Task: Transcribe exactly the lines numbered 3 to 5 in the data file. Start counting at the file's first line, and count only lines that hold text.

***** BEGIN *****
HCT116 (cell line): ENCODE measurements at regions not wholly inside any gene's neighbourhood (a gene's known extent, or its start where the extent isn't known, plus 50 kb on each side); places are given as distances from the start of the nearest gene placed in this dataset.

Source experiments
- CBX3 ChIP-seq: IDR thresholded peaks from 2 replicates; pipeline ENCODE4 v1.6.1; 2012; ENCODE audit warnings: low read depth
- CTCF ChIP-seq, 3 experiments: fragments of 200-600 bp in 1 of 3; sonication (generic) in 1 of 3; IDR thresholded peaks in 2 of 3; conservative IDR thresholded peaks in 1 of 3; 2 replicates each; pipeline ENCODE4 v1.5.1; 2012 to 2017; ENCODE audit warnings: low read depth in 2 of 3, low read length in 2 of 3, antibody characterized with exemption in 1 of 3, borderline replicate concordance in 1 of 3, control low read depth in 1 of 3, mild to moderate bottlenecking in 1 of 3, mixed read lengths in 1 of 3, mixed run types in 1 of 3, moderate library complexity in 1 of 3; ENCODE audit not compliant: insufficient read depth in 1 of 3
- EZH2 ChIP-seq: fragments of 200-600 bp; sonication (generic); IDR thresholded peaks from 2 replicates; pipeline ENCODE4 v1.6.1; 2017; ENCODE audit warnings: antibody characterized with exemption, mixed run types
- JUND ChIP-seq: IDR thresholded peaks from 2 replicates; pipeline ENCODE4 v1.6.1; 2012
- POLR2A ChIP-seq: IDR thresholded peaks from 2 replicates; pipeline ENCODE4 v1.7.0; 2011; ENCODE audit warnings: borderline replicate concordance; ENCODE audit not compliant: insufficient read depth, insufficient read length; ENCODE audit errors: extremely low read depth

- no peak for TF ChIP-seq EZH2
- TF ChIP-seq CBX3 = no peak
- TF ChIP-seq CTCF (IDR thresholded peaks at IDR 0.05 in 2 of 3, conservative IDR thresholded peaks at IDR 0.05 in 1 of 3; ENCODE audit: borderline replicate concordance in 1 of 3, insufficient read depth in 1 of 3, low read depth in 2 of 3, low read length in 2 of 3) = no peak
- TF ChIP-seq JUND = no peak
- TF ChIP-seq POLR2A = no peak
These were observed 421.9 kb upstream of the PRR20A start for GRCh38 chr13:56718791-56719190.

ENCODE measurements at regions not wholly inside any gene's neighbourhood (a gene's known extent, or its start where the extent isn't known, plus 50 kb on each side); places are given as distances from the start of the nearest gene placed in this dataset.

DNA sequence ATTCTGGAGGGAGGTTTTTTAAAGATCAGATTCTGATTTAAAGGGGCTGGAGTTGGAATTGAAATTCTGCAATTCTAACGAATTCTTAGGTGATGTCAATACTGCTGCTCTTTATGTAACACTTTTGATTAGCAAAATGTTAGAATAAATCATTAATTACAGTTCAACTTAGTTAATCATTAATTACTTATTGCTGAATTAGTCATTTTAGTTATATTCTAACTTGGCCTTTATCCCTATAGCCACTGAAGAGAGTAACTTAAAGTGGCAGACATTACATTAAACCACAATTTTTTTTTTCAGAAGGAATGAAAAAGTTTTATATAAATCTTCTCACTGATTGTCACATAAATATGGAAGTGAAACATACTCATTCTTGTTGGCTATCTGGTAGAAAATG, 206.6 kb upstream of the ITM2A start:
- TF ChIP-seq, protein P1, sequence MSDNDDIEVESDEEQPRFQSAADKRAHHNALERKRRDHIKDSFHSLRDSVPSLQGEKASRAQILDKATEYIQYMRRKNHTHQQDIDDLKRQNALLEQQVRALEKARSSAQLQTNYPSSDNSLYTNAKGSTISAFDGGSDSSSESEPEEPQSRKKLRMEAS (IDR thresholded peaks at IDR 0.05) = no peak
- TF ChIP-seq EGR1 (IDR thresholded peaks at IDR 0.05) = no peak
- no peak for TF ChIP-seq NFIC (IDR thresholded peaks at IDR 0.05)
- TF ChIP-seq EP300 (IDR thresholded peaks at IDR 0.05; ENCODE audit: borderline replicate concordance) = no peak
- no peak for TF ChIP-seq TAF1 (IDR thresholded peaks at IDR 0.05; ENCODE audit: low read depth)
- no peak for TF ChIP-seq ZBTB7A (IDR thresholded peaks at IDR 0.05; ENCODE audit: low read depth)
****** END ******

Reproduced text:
- CBX3 ChIP-seq: IDR thresholded peaks from 2 replicates; pipeline ENCODE4 v1.6.1; 2012; ENCODE audit warnings: low read depth
- CTCF ChIP-seq, 3 experiments: fragments of 200-600 bp in 1 of 3; sonication (generic) in 1 of 3; IDR thresholded peaks in 2 of 3; conservative IDR thresholded peaks in 1 of 3; 2 replicates each; pipeline ENCODE4 v1.5.1; 2012 to 2017; ENCODE audit warnings: low read depth in 2 of 3, low read length in 2 of 3, antibody characterized with exemption in 1 of 3, borderline replicate concordance in 1 of 3, control low read depth in 1 of 3, mild to moderate bottlenecking in 1 of 3, mixed read lengths in 1 of 3, mixed run types in 1 of 3, moderate library complexity in 1 of 3; ENCODE audit not compliant: insufficient read depth in 1 of 3
- EZH2 ChIP-seq: fragments of 200-600 bp; sonication (generic); IDR thresholded peaks from 2 replicates; pipeline ENCODE4 v1.6.1; 2017; ENCODE audit warnings: antibody characterized with exemption, mixed run types